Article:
The Massachusetts Bay Transportation Authority will run more buses during late-night hours, building on an increase in early-morning service that started in April.
The MBTA’s oversight board on Monday approved a $1.2 million plan to extend late-night hours on certain routes, while adding buses to other routes that are often crowded during nighttime runs. The agency described it as an “incremental” approach to overnight transit service for night owls and off-hour workers. The new service will start in September.
“It’s not quite 24 hours a day. Not quite. But we’re certainly close,” said MBTA General Manager Luis Ramirez.
A handful of bus routes will now have one later trip, while some popular routes will get more frequent service earlier in the night. These routes will include trips between Boston and Revere, Cambridge, Malden, and other communities.
Some routes will be merged to create longer trips during early-morning hours, such as the Silver Line branches that serve Logan Airport and Dudley Square. Other combined routes will extend the reach of late service from downtown Boston to Mattapan, as far north as Lynn, and out through Somerville, Medford, and Malden.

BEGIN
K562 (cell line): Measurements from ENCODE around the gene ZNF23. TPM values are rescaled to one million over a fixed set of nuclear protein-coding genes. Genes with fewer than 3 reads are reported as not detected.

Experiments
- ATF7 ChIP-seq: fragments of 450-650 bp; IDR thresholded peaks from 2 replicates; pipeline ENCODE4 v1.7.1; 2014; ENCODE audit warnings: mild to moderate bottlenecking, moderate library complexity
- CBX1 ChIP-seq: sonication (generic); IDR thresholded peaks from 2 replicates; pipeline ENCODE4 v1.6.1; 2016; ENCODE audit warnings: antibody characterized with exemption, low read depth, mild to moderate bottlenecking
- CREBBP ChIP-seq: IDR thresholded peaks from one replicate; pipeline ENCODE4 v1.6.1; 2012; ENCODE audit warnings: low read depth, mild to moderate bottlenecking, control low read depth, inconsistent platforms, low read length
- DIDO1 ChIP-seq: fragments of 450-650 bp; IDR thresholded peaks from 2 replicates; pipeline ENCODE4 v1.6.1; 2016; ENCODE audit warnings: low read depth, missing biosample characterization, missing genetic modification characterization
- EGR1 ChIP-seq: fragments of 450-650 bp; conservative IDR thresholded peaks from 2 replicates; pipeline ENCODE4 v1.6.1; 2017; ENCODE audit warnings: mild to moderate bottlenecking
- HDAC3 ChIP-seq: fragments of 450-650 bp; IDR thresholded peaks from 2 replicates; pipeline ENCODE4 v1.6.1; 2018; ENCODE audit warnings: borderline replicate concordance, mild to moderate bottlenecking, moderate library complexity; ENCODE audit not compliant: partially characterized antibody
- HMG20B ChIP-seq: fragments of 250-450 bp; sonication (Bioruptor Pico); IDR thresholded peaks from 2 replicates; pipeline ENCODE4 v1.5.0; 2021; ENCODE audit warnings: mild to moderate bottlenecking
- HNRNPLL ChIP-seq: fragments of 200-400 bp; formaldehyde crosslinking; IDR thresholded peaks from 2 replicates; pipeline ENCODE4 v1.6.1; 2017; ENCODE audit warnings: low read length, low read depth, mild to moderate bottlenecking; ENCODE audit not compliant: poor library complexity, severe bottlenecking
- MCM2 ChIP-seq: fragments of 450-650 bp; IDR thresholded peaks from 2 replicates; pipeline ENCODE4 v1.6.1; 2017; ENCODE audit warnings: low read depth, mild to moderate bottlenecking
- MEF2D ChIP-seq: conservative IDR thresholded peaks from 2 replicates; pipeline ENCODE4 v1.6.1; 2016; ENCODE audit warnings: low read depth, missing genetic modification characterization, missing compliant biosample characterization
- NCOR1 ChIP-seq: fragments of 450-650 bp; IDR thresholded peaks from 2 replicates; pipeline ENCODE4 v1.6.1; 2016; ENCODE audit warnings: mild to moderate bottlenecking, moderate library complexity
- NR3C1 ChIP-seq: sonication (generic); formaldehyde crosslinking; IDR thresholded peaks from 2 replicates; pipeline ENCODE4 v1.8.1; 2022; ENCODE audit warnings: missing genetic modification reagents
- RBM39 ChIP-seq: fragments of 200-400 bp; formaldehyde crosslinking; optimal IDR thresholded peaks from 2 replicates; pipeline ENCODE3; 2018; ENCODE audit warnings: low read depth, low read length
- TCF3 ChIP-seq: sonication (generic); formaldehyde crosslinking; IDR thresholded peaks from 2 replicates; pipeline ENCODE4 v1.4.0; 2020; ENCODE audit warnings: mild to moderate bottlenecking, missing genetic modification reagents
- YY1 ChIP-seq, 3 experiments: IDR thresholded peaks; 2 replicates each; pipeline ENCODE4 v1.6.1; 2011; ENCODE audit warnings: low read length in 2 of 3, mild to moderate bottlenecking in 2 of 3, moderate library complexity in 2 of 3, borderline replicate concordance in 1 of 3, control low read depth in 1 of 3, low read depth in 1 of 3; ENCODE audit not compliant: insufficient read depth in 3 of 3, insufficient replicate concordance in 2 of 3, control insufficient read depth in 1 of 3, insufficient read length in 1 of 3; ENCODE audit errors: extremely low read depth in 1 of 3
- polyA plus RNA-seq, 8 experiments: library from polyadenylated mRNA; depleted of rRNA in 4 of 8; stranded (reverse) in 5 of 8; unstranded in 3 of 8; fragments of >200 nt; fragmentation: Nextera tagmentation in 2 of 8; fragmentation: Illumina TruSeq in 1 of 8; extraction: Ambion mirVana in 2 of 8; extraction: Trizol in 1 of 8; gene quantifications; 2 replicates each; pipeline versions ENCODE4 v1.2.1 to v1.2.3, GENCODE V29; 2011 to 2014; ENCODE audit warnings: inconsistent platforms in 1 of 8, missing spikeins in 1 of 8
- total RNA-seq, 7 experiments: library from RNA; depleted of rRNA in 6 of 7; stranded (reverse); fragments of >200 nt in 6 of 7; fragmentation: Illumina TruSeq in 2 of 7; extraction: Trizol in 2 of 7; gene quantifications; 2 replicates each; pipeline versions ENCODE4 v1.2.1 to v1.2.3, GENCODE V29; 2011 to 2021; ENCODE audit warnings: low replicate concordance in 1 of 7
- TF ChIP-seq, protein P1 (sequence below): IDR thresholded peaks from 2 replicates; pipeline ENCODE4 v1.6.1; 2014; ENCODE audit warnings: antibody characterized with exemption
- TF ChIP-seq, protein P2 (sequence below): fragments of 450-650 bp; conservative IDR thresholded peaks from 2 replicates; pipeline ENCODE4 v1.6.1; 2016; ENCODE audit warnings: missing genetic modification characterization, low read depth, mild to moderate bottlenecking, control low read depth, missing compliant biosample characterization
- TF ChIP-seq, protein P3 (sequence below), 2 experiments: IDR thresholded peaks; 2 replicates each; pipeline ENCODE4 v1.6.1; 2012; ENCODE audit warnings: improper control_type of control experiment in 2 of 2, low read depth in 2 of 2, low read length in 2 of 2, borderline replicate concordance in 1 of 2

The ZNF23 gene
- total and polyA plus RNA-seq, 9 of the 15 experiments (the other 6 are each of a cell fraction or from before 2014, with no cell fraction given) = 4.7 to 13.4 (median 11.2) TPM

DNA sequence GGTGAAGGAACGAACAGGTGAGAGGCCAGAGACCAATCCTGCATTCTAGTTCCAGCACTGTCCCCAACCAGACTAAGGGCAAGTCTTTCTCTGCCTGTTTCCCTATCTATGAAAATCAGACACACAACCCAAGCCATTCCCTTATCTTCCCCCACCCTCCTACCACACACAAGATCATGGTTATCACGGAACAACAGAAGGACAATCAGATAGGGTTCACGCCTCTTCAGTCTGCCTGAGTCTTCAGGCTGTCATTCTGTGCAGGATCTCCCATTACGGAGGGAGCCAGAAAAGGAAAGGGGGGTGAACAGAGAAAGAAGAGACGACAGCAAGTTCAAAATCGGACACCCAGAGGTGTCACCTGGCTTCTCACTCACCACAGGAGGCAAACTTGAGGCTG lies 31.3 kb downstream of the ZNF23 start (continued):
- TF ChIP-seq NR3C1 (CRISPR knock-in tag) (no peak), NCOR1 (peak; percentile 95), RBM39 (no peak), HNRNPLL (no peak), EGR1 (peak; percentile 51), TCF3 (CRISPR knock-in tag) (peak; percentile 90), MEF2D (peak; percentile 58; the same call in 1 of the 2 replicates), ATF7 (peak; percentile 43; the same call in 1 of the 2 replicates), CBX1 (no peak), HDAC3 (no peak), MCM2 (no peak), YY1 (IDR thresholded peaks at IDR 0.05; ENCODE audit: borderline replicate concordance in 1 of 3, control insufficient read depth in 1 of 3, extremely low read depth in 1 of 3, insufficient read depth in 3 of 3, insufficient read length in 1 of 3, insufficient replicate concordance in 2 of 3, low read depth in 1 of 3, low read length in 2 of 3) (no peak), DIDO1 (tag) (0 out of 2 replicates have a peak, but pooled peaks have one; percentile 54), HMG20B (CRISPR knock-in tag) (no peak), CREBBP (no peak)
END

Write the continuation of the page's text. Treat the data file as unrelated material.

The T also plans to better market little-known existing routes such as from Roxbury to Logan at 3:50 and 4:20 a.m.
Ultimately, officials said, these various changes will add 282 bus trips each week, largely to help low-income workers at Logan and elsewhere who have limited late-night transportation options. The MBTA said it will consider adding even more service after evaluating the results of the additions.
The service grew from a suggestion by advocacy group Transit Matters in 2016 to run buses all night to replace the late-night, weekend subway service the T had shut down.
The first step by the T was to run more buses on in-demand routes early in the morning, which began in April. For late-night service, the T had toyed with running one long route, from Mattapan to Chelsea, with stops at Logan and South Station, but that proved too expensive. The current approach, said MBTA analytics director Laurel Paget-Seekins, is “more surgical” than a single long route.
James Aloisi, a board member for Transit Matters, said the version approved Monday is “more expansive,” and he hopes the MBTA will add to it in the near future.
“It’s a pilot,” he said. “It’s not a full-blown operational change. The point of the pilot is that when it’s complete, it will have proven successful to the point that it becomes a much more ingrained network.”Adam Vaccaro can be reached at firstname.lastname@example.org. Follow him on Twitter @adamtvaccaro.